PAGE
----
The Student Academic Success Center is a multi-cultural academic learning community, serving low income and first generation college students with academic skills development, math and writing courses, supplementary instruction in gateway courses, tutoring, pre-collegiate opportunities and graduate research opportunities.

The mission of SASC is to provide equal opportunity for academic development and excellence for all students–especially those who are:

  •    Underrepresented
  •    Low income
  •    First generation in college
  •    Educationally disadvantaged
  •    Physically or learning disabled
  •    Non-traditional students
  •    Affected by bias

We facilitate student transitions, build community, increase retention and graduation rates, and foster a campus climate that is accepting of all students.

We accomplish these goals through:

  •    Direct and supplemental instruction
  •    Learning and emotional support
  •    Academic skills training
  •    Curriculum development
  •    Mentoring and outreach
  •    Partnerships with colleagues across campus

SASC strives to create a diverse and welcoming environment in the following ways: by its use of inclusive curriculum and pedagogy, which meet the needs of a wide variety of students; through culturally competent programming, learning and emotional support, community building activities and mentoring; in our conscious recruiting, hiring and retention of students, staff and faculty from our target populations; and with outreach, collaboration and mentoring of colleagues across campus in order to meet our goals.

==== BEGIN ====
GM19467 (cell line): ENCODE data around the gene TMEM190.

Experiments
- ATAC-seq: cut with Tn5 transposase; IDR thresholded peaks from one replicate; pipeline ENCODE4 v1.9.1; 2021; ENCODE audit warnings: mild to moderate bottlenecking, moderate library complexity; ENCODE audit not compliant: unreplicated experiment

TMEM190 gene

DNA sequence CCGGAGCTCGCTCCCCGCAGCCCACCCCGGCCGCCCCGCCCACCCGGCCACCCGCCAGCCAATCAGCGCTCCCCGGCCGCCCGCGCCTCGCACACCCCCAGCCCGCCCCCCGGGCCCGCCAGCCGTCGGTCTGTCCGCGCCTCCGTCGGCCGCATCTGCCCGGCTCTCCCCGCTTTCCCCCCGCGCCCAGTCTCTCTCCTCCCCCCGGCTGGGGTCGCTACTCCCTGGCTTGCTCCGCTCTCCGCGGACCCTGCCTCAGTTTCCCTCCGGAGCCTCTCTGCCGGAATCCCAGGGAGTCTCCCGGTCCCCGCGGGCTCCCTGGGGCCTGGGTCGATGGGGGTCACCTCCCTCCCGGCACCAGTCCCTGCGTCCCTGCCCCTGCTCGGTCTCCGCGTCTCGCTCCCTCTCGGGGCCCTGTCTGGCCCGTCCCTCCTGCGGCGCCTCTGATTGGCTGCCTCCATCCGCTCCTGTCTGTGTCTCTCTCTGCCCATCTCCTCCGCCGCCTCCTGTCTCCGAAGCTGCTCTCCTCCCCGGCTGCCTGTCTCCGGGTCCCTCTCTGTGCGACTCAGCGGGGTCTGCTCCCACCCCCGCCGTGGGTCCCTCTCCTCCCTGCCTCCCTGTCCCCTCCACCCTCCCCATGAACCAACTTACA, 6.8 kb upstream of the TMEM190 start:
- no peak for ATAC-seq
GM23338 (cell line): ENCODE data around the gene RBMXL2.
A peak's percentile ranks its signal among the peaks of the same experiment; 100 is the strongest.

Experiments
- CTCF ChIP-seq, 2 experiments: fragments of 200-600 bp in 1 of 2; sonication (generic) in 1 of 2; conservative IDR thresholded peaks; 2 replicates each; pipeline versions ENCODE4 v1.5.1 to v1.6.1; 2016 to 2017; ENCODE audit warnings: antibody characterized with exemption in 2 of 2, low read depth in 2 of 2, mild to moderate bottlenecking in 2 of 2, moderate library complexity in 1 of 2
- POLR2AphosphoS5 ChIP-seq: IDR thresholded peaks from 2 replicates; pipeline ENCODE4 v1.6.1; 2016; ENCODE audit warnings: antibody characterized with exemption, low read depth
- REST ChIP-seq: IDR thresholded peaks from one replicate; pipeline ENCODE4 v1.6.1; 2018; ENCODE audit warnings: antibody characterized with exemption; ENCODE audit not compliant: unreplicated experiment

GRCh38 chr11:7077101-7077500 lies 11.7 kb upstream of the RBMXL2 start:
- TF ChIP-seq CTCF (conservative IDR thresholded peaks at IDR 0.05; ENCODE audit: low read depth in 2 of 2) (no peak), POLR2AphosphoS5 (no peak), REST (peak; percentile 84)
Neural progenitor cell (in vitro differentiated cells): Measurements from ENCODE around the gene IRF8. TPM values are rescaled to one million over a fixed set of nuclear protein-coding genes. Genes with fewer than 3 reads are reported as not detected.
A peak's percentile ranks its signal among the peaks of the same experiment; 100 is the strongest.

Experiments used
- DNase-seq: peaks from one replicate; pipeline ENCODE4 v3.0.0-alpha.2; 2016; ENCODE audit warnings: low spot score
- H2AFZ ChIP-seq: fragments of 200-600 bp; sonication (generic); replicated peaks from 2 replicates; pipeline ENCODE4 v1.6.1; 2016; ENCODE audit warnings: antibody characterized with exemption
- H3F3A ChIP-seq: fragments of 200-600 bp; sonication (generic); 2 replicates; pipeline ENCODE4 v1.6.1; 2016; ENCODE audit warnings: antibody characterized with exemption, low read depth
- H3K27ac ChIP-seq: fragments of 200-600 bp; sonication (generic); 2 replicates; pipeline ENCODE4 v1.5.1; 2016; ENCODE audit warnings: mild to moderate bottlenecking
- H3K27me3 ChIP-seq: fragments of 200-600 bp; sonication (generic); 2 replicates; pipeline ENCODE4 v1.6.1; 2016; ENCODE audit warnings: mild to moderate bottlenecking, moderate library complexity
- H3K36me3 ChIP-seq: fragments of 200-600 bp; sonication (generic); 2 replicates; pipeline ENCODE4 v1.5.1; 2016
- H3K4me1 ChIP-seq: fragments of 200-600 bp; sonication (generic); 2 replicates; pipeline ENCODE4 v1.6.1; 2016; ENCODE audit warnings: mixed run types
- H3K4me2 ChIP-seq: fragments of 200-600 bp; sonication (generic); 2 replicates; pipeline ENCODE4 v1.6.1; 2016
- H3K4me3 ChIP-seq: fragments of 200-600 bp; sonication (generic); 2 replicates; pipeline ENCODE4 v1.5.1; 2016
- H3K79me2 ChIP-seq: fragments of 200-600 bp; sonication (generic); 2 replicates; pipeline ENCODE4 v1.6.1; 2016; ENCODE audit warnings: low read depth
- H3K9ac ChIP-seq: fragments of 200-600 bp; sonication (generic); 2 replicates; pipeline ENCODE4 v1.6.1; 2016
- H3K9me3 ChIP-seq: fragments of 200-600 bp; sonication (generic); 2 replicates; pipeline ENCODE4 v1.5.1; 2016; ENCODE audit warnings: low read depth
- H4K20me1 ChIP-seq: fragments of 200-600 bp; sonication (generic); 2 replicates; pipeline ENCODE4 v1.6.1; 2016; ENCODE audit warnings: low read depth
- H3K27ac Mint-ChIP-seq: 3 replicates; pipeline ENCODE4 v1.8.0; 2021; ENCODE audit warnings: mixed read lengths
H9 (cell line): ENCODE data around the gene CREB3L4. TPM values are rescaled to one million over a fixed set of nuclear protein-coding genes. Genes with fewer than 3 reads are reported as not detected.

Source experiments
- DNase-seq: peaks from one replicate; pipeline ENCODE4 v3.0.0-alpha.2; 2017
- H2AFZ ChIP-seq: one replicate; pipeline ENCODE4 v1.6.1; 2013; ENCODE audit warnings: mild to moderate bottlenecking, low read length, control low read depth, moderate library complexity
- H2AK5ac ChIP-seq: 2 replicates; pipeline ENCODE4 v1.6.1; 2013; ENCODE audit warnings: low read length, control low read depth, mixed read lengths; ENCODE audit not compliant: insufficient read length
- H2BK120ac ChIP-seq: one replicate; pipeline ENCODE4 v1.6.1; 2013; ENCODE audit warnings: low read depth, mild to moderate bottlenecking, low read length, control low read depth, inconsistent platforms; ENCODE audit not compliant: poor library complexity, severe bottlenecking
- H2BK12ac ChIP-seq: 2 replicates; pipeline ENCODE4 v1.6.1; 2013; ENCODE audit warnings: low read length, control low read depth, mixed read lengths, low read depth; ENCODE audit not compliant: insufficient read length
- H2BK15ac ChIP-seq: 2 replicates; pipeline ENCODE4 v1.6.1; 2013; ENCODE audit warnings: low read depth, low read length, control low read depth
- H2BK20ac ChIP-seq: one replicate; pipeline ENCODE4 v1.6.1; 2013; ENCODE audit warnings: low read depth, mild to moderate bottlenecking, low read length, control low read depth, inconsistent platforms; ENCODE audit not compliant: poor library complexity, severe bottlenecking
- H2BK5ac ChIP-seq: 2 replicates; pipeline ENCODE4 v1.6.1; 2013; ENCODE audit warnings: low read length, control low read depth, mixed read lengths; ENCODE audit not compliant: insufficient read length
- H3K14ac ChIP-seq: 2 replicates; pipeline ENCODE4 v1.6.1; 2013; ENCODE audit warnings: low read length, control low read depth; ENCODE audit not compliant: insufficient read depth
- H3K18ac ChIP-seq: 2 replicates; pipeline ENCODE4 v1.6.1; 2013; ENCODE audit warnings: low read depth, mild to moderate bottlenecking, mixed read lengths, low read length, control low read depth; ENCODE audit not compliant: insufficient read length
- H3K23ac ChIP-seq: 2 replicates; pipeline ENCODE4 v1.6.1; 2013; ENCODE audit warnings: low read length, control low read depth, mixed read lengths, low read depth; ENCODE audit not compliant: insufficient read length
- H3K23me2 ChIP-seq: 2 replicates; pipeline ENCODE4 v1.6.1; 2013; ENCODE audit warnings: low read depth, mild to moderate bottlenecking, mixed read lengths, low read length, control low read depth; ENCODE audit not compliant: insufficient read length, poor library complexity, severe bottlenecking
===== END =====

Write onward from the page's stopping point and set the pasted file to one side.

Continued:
We revisit and reassess our commitment to diversity on an ongoing basis in order to maintain a climate where all people can thrive, collaborate, and genuinely belong. This commitment is evident in our long history of diverse programs which serve students from middle school through the process of applying to graduate school: Pre-Collegiate Development Program (1986), CU-Upward Bound (1976), McNeill Academic Program (1975), Academic Excellence Program (1987), and the Ronald E. McNair Post-Baccalaureate Achievement Program (1995).